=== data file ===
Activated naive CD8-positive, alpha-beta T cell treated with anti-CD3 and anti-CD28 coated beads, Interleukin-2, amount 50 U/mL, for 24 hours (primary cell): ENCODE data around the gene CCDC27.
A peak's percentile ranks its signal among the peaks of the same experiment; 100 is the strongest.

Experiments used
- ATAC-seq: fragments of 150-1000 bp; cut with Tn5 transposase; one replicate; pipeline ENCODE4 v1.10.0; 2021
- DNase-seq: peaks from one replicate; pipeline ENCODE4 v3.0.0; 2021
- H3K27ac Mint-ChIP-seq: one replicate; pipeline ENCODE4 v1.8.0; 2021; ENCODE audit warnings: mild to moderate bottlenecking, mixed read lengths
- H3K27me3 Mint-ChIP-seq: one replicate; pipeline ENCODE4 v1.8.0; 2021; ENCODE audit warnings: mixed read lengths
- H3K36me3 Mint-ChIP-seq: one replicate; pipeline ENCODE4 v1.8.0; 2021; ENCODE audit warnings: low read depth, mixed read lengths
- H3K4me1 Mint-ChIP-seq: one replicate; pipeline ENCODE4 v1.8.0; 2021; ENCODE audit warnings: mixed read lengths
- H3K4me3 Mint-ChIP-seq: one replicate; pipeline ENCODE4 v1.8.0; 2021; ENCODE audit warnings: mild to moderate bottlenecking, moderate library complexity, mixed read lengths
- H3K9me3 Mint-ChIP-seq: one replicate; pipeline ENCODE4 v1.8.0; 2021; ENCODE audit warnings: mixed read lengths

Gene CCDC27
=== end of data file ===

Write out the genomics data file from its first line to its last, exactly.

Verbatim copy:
Activated naive CD8-positive, alpha-beta T cell treated with anti-CD3 and anti-CD28 coated beads, Interleukin-2, amount 50 U/mL, for 24 hours (primary cell): ENCODE data around the gene CCDC27.
A peak's percentile ranks its signal among the peaks of the same experiment; 100 is the strongest.

Experiments used
- ATAC-seq: fragments of 150-1000 bp; cut with Tn5 transposase; one replicate; pipeline ENCODE4 v1.10.0; 2021
- DNase-seq: peaks from one replicate; pipeline ENCODE4 v3.0.0; 2021
- H3K27ac Mint-ChIP-seq: one replicate; pipeline ENCODE4 v1.8.0; 2021; ENCODE audit warnings: mild to moderate bottlenecking, mixed read lengths
- H3K27me3 Mint-ChIP-seq: one replicate; pipeline ENCODE4 v1.8.0; 2021; ENCODE audit warnings: mixed read lengths
- H3K36me3 Mint-ChIP-seq: one replicate; pipeline ENCODE4 v1.8.0; 2021; ENCODE audit warnings: low read depth, mixed read lengths
- H3K4me1 Mint-ChIP-seq: one replicate; pipeline ENCODE4 v1.8.0; 2021; ENCODE audit warnings: mixed read lengths
- H3K4me3 Mint-ChIP-seq: one replicate; pipeline ENCODE4 v1.8.0; 2021; ENCODE audit warnings: mild to moderate bottlenecking, moderate library complexity, mixed read lengths
- H3K9me3 Mint-ChIP-seq: one replicate; pipeline ENCODE4 v1.8.0; 2021; ENCODE audit warnings: mixed read lengths

Gene CCDC27